October 17, 2016 - In Less Than 6 Years 54th Holly J. Mitchell Bill Becomes Law
FOR IMMEDIATE RELEASE
October 17, 2016
Contact: Charles Stewart
In Less Than 6 Years 54th Holly J. Mitchell Bill Becomes Law
Helps families with healthcare, childcare, services, education, opportunity and criminal justice
LOS ANGELES - Senator Holly J. Mitchell completes her sixth year in California’s Legislature achieving a record of 54 measures signed into law. Ending her third year in the Senate, five significant pieces of legislation authored by Mitchell now join the California Code.
Known for carrying progressive yet pragmatic legislation, Mitchell successfully steered 51 bills through both houses of the Legislature and obtained Brown’s signature on each before encountering her first gubernatorial veto last month – a rare, if not unique, achievement.
“I focus on legislation that removes obstacles to opportunity and care for those who need it most, especially working families,” Senator Mitchell said. “I do my homework and respect the concerns of my constituents. I’m grateful that formula has worked as often as it has.”
The new laws that Senator Mitchell introduced are Senate Bills 443, 1001, 1322, 1380 and 1433 which, respectively: limits civil asset forfeiture when law enforcement seizes property without a related criminal conviction; ensures services for sex trafficked juveniles instead of criminal prosecution; coordinates state funding for the homeless toward permanent housing; ensures access to birth control for jail inmates; and protects workers from document abuse by employers.
The policy change for which the Senator fought longest and of which she is most proud is new funding for low income families with newborns, whom the maximum family grant limit had long blocked from increased CalWORKs assistance. That achievement came through the state budget process in which Senator Mitchell participates as Chair of the Budget Subcommittee on Health and Human Services, a post she also held for three years in the Assembly. She has successfully pushed for more funding for education, childcare, anti-trafficking, re-entry and human services.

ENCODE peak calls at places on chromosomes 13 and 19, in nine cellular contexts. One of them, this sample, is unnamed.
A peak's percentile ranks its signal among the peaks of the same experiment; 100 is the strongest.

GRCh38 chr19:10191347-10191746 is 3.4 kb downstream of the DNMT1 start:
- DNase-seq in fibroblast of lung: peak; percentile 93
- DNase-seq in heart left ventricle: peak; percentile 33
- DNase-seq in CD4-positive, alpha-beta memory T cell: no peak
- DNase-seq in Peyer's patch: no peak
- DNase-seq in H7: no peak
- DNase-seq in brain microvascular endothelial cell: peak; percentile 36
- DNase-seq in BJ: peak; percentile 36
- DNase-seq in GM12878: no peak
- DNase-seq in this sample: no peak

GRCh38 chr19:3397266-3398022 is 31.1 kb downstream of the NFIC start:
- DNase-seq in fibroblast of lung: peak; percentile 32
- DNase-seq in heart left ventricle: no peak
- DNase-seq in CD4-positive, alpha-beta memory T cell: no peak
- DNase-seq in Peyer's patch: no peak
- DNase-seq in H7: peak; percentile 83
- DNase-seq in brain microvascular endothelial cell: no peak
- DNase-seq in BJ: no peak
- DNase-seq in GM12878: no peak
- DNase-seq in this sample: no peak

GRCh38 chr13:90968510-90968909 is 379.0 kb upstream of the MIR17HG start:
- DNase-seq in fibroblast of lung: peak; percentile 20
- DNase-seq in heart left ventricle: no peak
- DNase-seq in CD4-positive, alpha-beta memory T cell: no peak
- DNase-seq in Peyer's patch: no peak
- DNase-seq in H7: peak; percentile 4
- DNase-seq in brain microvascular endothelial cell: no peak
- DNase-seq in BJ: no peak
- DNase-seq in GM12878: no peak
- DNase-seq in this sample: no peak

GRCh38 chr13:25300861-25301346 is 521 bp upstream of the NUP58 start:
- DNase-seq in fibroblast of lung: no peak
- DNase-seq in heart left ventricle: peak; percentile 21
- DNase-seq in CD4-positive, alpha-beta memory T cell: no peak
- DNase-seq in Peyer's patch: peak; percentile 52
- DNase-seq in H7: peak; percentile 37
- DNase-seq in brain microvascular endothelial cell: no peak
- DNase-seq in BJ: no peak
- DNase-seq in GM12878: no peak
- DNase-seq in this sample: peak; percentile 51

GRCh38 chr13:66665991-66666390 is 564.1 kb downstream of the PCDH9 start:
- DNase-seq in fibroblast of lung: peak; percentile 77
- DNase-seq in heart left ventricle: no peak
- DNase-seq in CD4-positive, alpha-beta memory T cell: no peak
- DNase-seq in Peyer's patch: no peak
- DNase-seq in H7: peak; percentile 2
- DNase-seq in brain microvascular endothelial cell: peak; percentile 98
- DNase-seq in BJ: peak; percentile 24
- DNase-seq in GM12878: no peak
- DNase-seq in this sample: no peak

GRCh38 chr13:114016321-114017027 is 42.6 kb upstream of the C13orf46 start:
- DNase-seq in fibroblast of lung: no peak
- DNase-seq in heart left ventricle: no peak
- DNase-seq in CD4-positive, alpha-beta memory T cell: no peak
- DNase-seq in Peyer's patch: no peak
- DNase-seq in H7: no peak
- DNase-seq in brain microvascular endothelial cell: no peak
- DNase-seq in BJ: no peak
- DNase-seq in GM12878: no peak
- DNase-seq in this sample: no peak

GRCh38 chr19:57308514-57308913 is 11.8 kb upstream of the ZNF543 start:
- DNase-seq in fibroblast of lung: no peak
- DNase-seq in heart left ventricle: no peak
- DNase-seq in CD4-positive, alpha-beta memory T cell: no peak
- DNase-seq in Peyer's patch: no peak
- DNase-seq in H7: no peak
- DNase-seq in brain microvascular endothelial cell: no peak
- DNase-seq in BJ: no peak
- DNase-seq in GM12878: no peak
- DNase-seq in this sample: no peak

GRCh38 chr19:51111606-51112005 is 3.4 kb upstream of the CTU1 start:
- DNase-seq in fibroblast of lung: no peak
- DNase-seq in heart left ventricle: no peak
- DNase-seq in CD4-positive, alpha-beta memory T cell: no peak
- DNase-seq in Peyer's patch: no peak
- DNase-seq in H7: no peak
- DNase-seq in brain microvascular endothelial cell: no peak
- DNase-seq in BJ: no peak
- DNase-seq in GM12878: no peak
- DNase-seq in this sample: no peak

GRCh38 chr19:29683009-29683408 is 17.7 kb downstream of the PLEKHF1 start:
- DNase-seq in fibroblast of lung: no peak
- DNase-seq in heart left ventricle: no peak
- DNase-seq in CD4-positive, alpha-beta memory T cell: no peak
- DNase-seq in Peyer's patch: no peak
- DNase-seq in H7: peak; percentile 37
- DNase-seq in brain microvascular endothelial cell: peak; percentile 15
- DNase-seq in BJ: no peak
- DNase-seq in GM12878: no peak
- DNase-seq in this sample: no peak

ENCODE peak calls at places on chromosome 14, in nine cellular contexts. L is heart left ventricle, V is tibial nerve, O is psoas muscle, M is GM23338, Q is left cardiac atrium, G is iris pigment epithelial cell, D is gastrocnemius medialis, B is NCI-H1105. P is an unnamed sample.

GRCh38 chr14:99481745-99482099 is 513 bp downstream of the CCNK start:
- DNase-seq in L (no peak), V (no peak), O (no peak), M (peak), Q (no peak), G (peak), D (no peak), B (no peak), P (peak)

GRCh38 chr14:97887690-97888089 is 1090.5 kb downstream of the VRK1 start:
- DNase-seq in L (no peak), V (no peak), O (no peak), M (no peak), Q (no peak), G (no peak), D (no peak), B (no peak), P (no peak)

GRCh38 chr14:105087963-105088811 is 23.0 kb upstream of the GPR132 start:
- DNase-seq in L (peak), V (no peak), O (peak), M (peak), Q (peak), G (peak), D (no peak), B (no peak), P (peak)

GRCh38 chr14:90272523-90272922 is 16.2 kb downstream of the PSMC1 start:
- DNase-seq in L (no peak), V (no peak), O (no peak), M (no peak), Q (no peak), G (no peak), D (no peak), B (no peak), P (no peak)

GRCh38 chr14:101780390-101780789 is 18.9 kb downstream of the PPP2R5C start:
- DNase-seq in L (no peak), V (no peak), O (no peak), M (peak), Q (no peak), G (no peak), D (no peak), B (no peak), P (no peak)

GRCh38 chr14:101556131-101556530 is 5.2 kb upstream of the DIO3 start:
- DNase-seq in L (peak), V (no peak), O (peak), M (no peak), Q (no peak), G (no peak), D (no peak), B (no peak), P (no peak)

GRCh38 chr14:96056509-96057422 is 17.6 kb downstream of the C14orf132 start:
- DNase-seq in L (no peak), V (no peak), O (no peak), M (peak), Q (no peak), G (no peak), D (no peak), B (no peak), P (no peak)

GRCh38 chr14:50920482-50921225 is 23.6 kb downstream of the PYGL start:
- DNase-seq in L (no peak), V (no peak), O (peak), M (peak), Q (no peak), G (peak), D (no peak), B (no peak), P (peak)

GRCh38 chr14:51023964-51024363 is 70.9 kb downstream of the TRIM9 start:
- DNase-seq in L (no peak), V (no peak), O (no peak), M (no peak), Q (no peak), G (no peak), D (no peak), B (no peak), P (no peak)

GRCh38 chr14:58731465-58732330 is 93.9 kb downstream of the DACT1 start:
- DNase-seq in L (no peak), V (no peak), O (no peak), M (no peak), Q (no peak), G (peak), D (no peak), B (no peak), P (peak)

Since her 2010 election to the Assembly, Mitchell has stuck to her pledge to carry legislation rooted in common sense and substantive enough to make a difference in the lives of the people of California. Mitchell works with those on both sides of the aisle, advocating for policies that create real progress at a time when families and communities continue to struggle.
Her groundbreaking legislation includes expanding women’s access to contraception, offering health teams to chronic users of hospital emergency rooms, banning use of secret grand juries in officer-involved deaths, equalizing criminal penalties for the sale of cocaine and “crack,” compelling banks to help “under-water” home owners and requiring landlords to clean up mold.
“I serve a Senate district that stretches from the Westside to South Los Angeles through downtown – a true microcosm of our state,” said Mitchell. “I’ve authored bills that improve access to crucial services for those most in need, protect our environment, foster fairness and invest in opportunity for all Californians.” Her efforts to reform civil asset forfeiture, grand juries and expanded access to contraception have prompted other states to consider similar legislation.
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